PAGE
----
New German government promises funding boost for universities

‘Traffic light’ coalition brings festive joy with ‘very specific and detailed’ promises to sector that felt neglected by last administration

December 1, 2021
A traffic light with red and yellow signs is pictured in front of the Brandenburg Gate to illustrate New German government promises university funding boost
Source: Getty

Germany’s new government has promised big spending increases for universities and research, describing higher education as “the backbone of the German scientific landscape”.

The “traffic light” coalition – made up of the “red” Social Democrats, the “yellow” Free Democratic Party (FDP) and the Greens – published a political programme that promises to increase funding for universities by 3 per cent each year from 2022 through a “pact”, akin to a similar settlement for research and innovation.

The 177-page agreement also pledges to increase government spending on research and development to 3.5 per cent of gross domestic product by 2025, and to create a “digital university” programme covering teaching, qualifications, infrastructure and cybersecurity.

The Excellence Strategy, a federal and state government funding programme, will expand with a focus on interdisciplinarity, while the German Research Foundation will get its programme budget ramped up until 2030.

“The agreement has a lot of great potential to advance the German science system, to advance German universities, and Germany. There’s a lot of appreciation of science in it; there’s a lot of very interesting, very forward-looking measures,” said Jan Wöpking, managing director of the German U15 group of research universities.

“In general, it’s really good news that the system of higher education is mentioned that often and that it is the focus, and not the non-universities sector, which has benefited in the last years massively,” said Peter-Andre Alt, president of the German Rectors’ Conference, who highlighted that the introduction of an annual grant uplift for higher education institutions gave them a privilege that non-university research institutes had enjoyed since 2006.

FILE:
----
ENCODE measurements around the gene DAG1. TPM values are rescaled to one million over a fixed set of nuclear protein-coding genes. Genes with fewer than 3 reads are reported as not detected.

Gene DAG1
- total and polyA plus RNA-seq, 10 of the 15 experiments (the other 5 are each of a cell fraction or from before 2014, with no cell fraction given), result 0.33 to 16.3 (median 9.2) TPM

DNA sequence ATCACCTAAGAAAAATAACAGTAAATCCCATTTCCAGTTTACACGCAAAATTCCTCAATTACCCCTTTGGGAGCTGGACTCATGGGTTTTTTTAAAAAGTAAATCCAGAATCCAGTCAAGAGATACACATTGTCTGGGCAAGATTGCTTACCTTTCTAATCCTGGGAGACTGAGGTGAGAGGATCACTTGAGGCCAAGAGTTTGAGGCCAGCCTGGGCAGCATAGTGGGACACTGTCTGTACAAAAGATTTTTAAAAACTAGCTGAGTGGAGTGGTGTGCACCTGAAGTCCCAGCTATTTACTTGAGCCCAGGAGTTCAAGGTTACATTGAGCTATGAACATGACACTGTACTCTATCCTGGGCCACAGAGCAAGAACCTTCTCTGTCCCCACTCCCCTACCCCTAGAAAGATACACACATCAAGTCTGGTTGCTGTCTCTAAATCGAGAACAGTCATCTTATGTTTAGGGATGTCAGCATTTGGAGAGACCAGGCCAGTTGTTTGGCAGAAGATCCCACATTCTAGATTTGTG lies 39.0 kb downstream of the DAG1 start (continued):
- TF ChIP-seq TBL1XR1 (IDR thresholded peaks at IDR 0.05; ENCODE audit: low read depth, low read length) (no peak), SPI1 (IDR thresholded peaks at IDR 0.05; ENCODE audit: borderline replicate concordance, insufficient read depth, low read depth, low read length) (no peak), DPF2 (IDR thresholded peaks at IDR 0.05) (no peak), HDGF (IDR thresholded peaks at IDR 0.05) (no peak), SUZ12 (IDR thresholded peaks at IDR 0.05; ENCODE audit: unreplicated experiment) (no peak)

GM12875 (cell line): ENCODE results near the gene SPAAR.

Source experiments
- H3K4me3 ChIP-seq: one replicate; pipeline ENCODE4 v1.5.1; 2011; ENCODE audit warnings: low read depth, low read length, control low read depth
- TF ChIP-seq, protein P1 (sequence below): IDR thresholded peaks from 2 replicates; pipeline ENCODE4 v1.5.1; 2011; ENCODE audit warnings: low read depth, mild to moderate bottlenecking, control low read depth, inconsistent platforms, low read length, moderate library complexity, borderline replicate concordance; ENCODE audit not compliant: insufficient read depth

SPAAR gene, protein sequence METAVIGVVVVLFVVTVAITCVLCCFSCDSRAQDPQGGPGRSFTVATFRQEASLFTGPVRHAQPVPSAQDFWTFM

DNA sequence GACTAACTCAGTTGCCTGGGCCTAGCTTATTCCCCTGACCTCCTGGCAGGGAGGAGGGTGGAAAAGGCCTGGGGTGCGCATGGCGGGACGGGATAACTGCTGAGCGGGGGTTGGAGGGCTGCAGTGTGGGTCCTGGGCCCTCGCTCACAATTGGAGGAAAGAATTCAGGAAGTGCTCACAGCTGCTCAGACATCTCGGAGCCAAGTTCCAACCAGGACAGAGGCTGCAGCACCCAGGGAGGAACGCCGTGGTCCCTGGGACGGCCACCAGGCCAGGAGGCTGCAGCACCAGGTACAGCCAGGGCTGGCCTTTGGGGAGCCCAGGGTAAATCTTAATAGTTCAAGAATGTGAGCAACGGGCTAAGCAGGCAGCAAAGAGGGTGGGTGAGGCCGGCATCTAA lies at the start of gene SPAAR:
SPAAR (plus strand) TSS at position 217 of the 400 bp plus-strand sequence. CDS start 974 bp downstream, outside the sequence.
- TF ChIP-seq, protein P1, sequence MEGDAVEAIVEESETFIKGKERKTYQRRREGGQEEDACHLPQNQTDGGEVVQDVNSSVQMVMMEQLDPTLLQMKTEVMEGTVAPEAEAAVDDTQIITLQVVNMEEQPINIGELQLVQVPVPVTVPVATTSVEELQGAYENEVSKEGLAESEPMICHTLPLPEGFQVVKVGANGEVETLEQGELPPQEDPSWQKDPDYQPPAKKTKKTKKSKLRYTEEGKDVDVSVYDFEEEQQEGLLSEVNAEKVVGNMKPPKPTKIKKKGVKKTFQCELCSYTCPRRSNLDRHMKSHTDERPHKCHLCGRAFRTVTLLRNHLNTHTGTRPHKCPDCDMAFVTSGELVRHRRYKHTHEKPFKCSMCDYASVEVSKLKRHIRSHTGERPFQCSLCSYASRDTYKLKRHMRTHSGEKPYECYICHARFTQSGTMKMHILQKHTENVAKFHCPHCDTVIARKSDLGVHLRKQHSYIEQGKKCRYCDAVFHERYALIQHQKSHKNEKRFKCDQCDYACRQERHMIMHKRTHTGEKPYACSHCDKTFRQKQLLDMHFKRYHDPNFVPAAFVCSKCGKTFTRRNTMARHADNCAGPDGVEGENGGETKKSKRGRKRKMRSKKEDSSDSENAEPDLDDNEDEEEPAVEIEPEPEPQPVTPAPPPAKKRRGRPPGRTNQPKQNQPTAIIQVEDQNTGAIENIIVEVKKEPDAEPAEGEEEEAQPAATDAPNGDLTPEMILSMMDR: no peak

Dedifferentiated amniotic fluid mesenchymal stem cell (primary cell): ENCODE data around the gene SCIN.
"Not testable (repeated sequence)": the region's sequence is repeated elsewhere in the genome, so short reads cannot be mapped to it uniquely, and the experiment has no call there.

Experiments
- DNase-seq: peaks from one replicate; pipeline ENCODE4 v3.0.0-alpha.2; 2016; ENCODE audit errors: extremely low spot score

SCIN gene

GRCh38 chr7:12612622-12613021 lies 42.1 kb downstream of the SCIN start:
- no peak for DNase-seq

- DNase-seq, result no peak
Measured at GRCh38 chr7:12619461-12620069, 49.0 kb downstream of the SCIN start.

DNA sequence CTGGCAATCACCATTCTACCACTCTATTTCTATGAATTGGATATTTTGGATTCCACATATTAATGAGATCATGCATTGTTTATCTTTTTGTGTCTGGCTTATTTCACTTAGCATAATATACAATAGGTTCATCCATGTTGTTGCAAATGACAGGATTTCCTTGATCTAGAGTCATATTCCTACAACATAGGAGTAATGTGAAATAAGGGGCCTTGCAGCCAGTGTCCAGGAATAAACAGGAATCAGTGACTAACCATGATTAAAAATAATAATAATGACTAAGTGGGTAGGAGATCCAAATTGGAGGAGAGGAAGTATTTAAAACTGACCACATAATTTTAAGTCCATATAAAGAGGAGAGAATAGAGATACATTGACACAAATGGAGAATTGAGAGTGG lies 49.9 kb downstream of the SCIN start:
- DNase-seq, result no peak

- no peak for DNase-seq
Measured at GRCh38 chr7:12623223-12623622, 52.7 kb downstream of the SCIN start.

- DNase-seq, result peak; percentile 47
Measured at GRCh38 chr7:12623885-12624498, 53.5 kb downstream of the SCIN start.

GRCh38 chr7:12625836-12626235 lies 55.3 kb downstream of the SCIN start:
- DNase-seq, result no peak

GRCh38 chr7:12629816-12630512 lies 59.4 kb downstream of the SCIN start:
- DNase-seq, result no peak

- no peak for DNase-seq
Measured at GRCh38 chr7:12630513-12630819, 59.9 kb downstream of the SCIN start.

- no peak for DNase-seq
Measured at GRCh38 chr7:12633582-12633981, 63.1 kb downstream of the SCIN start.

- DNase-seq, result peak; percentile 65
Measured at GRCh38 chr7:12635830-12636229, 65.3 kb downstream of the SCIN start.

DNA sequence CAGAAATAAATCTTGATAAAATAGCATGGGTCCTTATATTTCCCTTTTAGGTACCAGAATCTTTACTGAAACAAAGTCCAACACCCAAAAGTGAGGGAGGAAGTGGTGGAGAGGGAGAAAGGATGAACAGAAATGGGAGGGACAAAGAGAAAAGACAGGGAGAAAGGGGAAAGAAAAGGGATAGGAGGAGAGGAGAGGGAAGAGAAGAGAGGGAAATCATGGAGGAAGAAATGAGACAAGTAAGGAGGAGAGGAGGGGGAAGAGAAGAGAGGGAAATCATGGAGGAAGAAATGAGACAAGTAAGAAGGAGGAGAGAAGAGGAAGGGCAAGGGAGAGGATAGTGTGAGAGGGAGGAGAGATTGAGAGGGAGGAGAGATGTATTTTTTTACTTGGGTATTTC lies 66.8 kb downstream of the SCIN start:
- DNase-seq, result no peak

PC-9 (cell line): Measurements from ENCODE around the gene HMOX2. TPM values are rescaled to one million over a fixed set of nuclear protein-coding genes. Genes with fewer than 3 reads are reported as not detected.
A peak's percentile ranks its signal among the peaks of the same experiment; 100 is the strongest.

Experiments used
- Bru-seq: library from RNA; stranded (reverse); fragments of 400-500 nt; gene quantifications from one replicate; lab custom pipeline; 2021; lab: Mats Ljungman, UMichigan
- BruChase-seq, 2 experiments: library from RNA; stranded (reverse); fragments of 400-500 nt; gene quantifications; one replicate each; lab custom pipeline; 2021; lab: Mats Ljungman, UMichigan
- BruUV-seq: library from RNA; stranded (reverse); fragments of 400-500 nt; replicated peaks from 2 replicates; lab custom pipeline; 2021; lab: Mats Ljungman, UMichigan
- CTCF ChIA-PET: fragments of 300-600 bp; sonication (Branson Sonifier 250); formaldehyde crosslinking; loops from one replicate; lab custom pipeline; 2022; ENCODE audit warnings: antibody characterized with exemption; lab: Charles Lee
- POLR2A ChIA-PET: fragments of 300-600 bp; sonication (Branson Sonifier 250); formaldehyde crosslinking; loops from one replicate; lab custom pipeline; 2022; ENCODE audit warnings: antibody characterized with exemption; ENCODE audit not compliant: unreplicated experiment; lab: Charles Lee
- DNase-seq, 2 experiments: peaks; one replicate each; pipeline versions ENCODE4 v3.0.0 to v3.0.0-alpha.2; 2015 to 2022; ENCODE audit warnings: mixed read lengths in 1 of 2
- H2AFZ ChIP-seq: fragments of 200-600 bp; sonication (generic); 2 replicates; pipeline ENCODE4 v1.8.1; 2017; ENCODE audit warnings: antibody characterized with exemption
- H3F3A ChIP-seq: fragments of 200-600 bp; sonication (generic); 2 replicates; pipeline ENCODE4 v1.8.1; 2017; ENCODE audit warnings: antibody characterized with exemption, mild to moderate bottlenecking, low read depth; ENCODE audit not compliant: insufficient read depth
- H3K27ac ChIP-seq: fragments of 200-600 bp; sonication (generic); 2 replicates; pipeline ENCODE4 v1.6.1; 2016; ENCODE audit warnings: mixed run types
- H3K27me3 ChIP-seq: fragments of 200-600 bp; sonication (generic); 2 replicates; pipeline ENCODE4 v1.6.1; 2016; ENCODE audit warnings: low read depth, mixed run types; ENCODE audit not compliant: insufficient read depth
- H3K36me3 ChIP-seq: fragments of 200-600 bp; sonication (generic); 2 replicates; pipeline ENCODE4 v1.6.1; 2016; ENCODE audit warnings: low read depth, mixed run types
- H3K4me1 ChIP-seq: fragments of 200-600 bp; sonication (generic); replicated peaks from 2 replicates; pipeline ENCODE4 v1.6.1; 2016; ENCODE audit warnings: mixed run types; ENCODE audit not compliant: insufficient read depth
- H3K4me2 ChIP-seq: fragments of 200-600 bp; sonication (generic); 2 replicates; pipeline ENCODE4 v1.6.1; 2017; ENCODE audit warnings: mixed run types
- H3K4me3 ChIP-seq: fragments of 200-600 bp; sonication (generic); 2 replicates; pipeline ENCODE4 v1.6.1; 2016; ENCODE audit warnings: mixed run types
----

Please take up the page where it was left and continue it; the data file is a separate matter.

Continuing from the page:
The political agreement, the result of more than a month of talks between the three parties, also promises reforms to the “capacity” law, which in effect prescribes student-to-staff ratios, as well as changes to make student financing more flexible. “If there were reforms to come, the importance for higher education institutions cannot be overemphasised,” said Dr Wöpking, referring to the two areas.

Frank Ziegele, executive director of the Centre for Higher Education, a German thinktank, noted that the document’s sections on higher education and research were “very specific and detailed”, showing that the authors “know something about higher education and they know where the pressing issues are”.

However, while the agreement names much, it is light on figures. Dr Wöpking and Professor Alt suggested that a new German agency for knowledge transfer and innovation would get €1 billion (£850 million) a year from mostly existing sources, for example, but nothing is on paper.

“If you add up all these promises, even in the part of higher education and research, it’s not a cheap thing,” Professor Ziegele said. “They could be financed, but this is a matter of priorities. I have some hope that there is a priority, because especially the Free Democratic Party and the Greens both have been very, very strong proponents of many of these proposals.”

Bettina Stark-Watzinger, the former manager of a research institute at the Goethe University Frankfurt and a member of the FDP, has been named education minister. “She knows universities; she knows non-university research. She’s not new to the system,” said Dr Wöpking, adding that it was a good sign that the FDP leader, Christian Lindner, will lead the Finance Ministry. “It might be helpful that she’s from the same party.”

Professor Ziegele added: “If they do all the stuff that they promised, I think in four years’ time we will have taken many, many steps into the right direction.”

ben.upton@timeshighereducation.com

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